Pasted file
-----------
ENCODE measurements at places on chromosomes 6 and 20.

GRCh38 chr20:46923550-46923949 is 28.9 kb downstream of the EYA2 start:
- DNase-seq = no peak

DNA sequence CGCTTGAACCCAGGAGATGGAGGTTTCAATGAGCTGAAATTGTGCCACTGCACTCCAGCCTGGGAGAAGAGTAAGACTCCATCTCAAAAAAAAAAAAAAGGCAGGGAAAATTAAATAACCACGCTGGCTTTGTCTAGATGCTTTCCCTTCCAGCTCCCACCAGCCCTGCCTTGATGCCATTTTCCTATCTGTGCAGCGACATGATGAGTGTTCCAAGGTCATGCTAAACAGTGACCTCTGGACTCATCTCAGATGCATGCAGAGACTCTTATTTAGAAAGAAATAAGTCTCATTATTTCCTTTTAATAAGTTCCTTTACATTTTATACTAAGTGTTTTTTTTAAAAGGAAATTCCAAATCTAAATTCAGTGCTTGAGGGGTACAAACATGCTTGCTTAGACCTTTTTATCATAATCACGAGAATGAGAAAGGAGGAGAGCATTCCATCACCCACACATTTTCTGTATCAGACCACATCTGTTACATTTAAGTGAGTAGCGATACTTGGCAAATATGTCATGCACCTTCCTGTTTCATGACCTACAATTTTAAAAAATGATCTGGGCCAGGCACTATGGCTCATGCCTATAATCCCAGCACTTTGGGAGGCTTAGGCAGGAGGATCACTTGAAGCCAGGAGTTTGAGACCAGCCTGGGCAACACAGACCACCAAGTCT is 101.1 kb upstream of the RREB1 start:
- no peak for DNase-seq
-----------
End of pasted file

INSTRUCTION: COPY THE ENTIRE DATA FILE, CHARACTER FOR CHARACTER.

ENCODE measurements at places on chromosomes 6 and 20.

GRCh38 chr20:46923550-46923949 is 28.9 kb downstream of the EYA2 start:
- DNase-seq = no peak

DNA sequence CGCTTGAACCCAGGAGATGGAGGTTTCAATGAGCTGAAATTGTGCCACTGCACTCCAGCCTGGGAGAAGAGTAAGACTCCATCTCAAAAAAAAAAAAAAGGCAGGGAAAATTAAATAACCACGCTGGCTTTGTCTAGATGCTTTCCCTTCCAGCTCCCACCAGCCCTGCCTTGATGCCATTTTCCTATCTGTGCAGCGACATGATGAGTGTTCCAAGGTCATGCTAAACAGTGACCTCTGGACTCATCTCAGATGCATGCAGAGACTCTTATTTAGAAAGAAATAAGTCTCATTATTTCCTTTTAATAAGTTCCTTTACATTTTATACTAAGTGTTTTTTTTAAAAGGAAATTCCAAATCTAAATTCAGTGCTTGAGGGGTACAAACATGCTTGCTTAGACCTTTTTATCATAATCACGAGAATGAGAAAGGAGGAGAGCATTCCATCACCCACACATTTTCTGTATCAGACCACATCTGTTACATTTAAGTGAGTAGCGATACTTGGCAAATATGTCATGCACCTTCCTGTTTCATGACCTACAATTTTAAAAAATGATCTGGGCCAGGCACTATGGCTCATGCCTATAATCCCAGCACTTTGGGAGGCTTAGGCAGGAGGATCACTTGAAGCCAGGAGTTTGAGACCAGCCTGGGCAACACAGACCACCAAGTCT is 101.1 kb upstream of the RREB1 start:
- no peak for DNase-seq